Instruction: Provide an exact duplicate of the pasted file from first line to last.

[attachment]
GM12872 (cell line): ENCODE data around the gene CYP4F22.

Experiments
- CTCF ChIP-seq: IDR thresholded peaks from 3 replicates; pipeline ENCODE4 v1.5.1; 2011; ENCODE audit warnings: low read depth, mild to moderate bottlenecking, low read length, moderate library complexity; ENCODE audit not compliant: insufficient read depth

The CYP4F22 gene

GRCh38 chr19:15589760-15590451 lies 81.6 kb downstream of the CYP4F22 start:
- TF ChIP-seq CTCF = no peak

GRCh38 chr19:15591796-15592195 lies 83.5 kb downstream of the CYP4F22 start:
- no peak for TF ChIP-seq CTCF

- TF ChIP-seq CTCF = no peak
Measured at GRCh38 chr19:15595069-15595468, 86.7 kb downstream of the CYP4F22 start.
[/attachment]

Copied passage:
GM12872 (cell line): ENCODE data around the gene CYP4F22.

Experiments
- CTCF ChIP-seq: IDR thresholded peaks from 3 replicates; pipeline ENCODE4 v1.5.1; 2011; ENCODE audit warnings: low read depth, mild to moderate bottlenecking, low read length, moderate library complexity; ENCODE audit not compliant: insufficient read depth

The CYP4F22 gene

GRCh38 chr19:15589760-15590451 lies 81.6 kb downstream of the CYP4F22 start:
- TF ChIP-seq CTCF = no peak

GRCh38 chr19:15591796-15592195 lies 83.5 kb downstream of the CYP4F22 start:
- no peak for TF ChIP-seq CTCF

- TF ChIP-seq CTCF = no peak
Measured at GRCh38 chr19:15595069-15595468, 86.7 kb downstream of the CYP4F22 start.